This blog is part of the series The TSQL Classes: Stored Procedure

The link to previous post are given below.

In this class I will talk about ways to handle error in a stored procedure.

Error/Exception handling is an important part of programming whether it’s T-SQL /.Net. There are two main methods to handle errors in stored procedures.

  1. @@ERROR
  2. TRY and CATCH Block

@@Error Global Variable

The @@ERROR (Global variable) returns the error number for the last Transact-SQL statement executed. This can be used in IF / ELSE block to check if error occurred and take appropriate action accordingly. The value of @@error gets reset after every statement. Thus it’s advisable to have it stored in a variable.

Let’s see how @@ERROR is used to check errors.

The above procedure inserts a value in Sales.Currency table.  It then checks the value in @@Error global variable. A nonzero value means an error and a value of 0 indicates success. Let’s now execute the procedure and observe value returned by @@Error.


The Sales.Currency table has a primary key constraint on CurrencyCode column which means that it can’t contain duplicate values. The procedure is thus executed twice to force a primary key violation error. The first execution of the procedure inserts a record successfully in Sales.Currency table and thus @@Error returns a value of 0, where as the second execution fails with a primary key violation error and returns error number 2627, which is equivalent to the value returned in error under message tab (highlighted in yellow).The procedure can further modified to return custom message or specific return value by checking the value in @@Error variable.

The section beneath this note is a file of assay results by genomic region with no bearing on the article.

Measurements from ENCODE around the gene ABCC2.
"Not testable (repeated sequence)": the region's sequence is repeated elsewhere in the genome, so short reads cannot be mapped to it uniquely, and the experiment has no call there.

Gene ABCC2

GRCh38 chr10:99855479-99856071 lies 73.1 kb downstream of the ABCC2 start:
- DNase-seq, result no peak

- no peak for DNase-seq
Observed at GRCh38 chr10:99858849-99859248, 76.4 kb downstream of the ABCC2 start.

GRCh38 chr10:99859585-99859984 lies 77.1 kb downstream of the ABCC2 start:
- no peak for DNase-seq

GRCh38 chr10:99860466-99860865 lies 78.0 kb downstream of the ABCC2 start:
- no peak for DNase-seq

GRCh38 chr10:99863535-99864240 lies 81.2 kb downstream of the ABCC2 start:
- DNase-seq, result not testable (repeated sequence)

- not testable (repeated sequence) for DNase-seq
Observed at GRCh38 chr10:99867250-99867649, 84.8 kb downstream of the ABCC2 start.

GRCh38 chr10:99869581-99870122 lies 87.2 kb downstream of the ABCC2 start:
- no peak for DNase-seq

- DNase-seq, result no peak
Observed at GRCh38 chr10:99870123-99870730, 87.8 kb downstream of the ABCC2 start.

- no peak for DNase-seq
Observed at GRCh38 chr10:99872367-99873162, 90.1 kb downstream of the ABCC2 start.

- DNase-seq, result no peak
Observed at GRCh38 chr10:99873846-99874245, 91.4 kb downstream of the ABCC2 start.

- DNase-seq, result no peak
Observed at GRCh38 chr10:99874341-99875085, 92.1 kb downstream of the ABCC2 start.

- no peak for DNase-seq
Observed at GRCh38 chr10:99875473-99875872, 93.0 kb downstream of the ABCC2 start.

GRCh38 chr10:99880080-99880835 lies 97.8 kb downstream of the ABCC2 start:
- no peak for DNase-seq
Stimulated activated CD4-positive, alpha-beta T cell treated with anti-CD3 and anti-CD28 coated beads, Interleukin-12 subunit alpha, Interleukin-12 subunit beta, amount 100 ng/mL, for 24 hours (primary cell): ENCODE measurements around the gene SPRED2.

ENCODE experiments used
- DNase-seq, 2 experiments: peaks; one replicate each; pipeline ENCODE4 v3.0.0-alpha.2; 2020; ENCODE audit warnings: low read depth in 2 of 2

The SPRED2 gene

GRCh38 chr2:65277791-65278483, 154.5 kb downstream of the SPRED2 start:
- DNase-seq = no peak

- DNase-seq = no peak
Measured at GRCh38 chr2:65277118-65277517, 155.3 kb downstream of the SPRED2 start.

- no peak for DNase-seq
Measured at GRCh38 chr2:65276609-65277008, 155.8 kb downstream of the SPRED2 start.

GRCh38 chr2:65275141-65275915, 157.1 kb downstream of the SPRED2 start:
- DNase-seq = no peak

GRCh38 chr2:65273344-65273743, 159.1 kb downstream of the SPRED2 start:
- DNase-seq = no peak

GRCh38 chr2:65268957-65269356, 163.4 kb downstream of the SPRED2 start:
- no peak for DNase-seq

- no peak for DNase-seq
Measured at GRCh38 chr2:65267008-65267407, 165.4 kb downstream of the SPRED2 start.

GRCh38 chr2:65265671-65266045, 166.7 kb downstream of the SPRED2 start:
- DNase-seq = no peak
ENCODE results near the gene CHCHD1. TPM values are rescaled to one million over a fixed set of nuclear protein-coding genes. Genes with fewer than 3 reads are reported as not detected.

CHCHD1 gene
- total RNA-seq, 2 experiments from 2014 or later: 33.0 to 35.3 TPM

In above procedure, the value returned by @@Error is assigned to a variable because its value is reset after every statement.

Try and Catch

BOL defines Try and Catch as

“It Implements error handling for Transact-SQL that is similar to the exception handling in the Microsoft Visual C# and Microsoft Visual C++ languages. A group of Transact-SQL statements can be enclosed in a TRY block. If an error occurs in the TRY block, control is passed to another group of statements that is enclosed in a CATCH block.” 

 Let’s modify the procedure uspAddCurrency discussed above to use Try and Catch to catch error instead of @@Error global variable.

Let’s execute the procedure and analyze the result.


The procedure errors out on second execution with a primary key violation error and control goes to catch block. The catch block returns each and every detail of the error occurred. In this case, there is no sql server error shown under message tab which was shown in case of @@Error variable.

Another important use of Try and Catch is error logging. The error returned can be logged to a table for troubleshooting purpose. This can be done by modifying the above catch block as shown below.

The error is now recorded to Errorlog table as shown in snapshot below.


Difference between @@Error and “Try and Catch”

@@Error Try and Catch
It only reports error It catches error
It’s value is set after every statement An error (not all errors) in sql statement transfer controls to catch block.
It’s difficult to maintain an error log table An error log table can be easily maintained for future analysis.

Try and Catch is the preferred way to catch and record errors and should be used as a best practise.


In this class I talked about 2 different ways to handle errors;@@Error and Try and Catch block.



Ahmad Osama

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